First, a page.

Mystery Monday | IQ by Joe Ide

Mystery Mondays

Mystery Mondays is an occasional review feature here on Words of Mystery that showcases books in the mystery (and on occasion thriller) genre that we are currently reading and our thoughts on them. Feel free to comment and leave suggestions as to what we should read and review next.

Who is it by? Joe Ide is a writer who is of Japanese American descent. His debut novel, IQ was inspired by his love of Arthur Conan Doyle’s Sherlock Holmes stories in addition his early life experiences of growing up in South Central Los Angeles, an economically depressed area with a largely black population and an area where gangs and street crime were far from uncommon. Ide currently lives in Santa Monica, California, with his wife and their Golden Retriever, Gusto.

What is it about? Loner and high school drop out, “IQ” aka Isaiah Quintabe is the man they call when the LAPD needs extra assistance on their cases especially in the neighbourhood East Long Beach with its high crime rate.

Unafraid to get his hands dirty, in this first book Isaiah finds himself investigating various dangerous suspects when rap mogul’s life is in danger and he hires IQ to find out who’s threatening him.

iq

Where does it take place? In a rough area of Los Angeles, California a setting that was inspired by the neighbourhood that the authour grew up in.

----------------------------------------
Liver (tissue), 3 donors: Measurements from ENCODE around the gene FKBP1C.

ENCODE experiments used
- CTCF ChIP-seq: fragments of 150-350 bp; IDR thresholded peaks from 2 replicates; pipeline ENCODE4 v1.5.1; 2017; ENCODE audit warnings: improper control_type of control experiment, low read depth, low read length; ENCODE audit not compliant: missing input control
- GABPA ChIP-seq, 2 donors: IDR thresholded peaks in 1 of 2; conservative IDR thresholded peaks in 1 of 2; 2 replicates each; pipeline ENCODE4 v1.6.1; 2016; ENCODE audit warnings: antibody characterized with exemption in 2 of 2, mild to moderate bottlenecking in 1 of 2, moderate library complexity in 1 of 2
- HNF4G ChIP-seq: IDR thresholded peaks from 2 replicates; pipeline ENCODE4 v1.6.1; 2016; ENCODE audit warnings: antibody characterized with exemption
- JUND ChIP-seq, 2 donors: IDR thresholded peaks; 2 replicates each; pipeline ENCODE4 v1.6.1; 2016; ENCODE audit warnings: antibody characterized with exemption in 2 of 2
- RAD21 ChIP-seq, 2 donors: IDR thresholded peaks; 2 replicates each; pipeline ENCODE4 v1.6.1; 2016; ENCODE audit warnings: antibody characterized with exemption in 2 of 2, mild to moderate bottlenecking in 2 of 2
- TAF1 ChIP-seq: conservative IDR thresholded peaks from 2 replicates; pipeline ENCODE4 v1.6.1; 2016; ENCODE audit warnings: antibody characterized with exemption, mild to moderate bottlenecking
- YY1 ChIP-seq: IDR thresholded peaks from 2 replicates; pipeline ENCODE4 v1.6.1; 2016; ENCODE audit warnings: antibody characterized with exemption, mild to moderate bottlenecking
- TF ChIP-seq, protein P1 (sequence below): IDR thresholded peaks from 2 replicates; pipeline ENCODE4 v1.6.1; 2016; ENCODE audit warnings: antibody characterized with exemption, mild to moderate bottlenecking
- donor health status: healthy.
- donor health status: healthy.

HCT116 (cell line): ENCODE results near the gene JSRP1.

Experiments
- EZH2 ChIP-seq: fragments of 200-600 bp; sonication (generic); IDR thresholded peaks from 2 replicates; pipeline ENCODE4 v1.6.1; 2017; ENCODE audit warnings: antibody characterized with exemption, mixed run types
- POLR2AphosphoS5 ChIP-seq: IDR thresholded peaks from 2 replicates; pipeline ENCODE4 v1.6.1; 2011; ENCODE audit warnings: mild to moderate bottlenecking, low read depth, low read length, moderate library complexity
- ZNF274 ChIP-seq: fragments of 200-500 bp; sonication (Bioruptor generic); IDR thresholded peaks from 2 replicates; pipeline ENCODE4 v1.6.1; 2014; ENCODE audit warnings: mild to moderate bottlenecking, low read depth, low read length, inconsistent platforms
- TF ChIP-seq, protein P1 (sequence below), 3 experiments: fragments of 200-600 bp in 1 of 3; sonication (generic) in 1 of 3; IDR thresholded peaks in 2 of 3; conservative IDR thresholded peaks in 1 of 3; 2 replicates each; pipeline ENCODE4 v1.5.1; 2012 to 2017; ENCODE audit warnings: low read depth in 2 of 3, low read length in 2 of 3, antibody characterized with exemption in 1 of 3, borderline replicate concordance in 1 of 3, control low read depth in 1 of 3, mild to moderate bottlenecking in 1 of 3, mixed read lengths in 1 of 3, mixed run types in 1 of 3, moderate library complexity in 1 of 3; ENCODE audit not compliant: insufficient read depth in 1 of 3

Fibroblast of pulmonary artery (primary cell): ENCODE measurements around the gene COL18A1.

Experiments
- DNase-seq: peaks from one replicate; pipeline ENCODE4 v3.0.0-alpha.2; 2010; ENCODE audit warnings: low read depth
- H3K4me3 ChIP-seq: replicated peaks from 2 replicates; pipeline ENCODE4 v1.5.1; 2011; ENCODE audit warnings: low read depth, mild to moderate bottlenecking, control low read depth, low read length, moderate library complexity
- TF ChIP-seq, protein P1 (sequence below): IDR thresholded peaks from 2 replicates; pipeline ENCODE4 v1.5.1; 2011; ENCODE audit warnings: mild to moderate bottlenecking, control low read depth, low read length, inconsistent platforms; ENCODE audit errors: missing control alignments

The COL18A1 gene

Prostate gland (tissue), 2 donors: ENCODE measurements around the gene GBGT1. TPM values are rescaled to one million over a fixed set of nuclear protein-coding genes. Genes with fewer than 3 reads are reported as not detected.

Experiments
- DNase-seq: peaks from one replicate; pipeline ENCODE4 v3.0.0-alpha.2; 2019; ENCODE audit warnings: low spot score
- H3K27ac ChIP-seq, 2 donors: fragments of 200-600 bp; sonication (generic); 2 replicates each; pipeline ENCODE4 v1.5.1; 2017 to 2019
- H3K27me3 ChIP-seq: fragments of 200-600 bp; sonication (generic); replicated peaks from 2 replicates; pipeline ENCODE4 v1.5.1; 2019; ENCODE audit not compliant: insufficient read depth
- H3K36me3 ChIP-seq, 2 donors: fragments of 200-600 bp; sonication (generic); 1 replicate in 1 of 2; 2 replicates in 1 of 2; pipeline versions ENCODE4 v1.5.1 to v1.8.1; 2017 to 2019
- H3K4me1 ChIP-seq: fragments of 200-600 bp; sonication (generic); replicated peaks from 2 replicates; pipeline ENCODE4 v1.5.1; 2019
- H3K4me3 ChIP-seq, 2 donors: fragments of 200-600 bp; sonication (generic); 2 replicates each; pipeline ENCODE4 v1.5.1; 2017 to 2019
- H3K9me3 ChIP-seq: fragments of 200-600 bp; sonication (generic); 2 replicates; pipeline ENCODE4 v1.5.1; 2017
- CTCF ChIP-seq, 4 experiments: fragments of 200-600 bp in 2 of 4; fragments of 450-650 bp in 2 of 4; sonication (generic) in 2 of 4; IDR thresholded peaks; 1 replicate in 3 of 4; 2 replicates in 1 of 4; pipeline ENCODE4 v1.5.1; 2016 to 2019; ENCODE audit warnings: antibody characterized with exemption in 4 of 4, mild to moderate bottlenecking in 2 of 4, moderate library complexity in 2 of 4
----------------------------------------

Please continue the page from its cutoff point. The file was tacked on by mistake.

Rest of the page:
Why did I like it? For those who are looking for a mystery novel with a more diverse cast, IQ definitely fits the bill. With its unique, urban setting and characters it definitely made for an intriguing read. The authour does not hold anything back whether it’s the language used by some of the characters, or the somewhat graphic descriptions of violence, abuse and crime, it was refreshing to read a mystery where even when the case is closed it’s not quite closed. After all, in reality just because you solve a case it doesn’t mean that all is well, and sometimes justice may or not be served in a fitting and fair way. Still the ending was satisfying and manages to be somewhat uplifting. Overall, IQ was an interesting modern take on the classic Sherlock Holmes stories. And while I didn’t love this book I am curious enough to want to pick up the next book in the series if only to see “IQ” face more of the demons of his past including trying to solve the mystery of his brother’s death. Finally, for those who are interested in book to TV adaptations, the IQ series is being developed as a TV series which I’m actually looking forward to seeing as I think the story would translate well onto the small screen.

When did it come out? October 18th 2016

Regardless of how this book came into my possession, the above review consists of my honest opinion of the book and my opinion only.

Book Review | I’ll Tell You in Person by Chloe Caldwell

tellyouAuthour:
Chloe Caldwell
Format:
Trade Paperback, 170 pages
Publication date:
October 4th 2016
Publisher: